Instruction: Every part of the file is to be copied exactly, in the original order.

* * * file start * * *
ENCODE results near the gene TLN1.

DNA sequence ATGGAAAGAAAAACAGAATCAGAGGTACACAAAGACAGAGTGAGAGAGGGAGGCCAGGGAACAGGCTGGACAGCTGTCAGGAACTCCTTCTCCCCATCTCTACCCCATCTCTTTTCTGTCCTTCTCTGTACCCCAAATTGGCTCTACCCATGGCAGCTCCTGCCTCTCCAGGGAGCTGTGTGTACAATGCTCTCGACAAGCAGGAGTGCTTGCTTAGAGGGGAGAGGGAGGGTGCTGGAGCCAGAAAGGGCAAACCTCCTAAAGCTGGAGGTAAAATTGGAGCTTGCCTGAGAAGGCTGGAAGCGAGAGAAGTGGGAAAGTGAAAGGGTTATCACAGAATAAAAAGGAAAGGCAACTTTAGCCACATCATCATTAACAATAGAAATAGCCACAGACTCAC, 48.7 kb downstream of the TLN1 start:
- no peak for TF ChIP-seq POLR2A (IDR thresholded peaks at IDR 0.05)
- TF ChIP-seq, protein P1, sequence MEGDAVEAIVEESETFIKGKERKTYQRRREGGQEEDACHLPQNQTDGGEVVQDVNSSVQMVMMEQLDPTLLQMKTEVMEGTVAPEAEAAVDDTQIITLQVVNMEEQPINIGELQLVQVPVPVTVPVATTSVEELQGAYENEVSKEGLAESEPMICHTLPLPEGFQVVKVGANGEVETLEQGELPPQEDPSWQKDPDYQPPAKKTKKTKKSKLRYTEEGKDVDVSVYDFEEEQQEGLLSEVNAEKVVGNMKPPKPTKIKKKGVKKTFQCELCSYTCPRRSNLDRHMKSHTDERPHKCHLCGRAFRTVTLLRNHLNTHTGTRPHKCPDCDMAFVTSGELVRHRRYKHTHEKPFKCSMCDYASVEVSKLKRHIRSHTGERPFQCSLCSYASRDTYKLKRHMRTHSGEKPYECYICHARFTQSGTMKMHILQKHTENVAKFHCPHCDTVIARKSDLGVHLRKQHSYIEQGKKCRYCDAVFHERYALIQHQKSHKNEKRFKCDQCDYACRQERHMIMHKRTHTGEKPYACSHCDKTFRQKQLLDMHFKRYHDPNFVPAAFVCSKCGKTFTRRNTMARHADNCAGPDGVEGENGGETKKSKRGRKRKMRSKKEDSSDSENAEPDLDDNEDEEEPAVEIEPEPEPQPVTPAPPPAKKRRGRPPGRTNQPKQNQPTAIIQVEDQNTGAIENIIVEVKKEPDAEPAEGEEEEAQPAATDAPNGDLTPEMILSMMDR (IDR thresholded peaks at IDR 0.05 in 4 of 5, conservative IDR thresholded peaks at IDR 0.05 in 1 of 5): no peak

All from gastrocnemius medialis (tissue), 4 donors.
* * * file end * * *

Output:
ENCODE results near the gene TLN1.

DNA sequence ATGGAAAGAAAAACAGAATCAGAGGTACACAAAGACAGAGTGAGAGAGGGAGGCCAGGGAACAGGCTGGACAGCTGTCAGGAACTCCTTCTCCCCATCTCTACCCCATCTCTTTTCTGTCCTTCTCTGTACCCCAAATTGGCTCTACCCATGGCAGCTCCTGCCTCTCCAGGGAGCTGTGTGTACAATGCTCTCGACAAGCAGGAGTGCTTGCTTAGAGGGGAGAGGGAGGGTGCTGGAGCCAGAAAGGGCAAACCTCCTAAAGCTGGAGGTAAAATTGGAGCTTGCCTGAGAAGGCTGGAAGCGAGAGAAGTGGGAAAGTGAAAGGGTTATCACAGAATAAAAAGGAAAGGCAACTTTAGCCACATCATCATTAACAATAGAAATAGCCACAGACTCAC, 48.7 kb downstream of the TLN1 start:
- no peak for TF ChIP-seq POLR2A (IDR thresholded peaks at IDR 0.05)
- TF ChIP-seq, protein P1, sequence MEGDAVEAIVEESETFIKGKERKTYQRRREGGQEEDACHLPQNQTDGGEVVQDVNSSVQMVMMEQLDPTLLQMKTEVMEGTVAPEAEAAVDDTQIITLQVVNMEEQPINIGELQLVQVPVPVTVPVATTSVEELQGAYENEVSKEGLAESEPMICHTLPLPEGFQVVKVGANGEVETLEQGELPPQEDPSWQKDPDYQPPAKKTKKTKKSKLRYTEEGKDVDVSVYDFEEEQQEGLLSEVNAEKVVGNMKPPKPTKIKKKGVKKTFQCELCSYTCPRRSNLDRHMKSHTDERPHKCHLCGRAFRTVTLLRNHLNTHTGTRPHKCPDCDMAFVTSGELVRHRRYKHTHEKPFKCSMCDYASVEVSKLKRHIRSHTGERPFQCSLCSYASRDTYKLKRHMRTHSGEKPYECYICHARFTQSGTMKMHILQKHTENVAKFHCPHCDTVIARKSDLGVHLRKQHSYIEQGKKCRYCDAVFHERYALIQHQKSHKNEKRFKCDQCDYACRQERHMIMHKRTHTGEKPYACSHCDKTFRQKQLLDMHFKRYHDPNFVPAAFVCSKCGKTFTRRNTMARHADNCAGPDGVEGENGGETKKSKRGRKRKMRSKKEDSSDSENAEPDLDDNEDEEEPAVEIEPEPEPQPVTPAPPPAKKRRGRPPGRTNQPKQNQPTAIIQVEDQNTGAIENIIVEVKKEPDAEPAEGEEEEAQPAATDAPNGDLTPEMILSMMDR (IDR thresholded peaks at IDR 0.05 in 4 of 5, conservative IDR thresholded peaks at IDR 0.05 in 1 of 5): no peak

All from gastrocnemius medialis (tissue), 4 donors.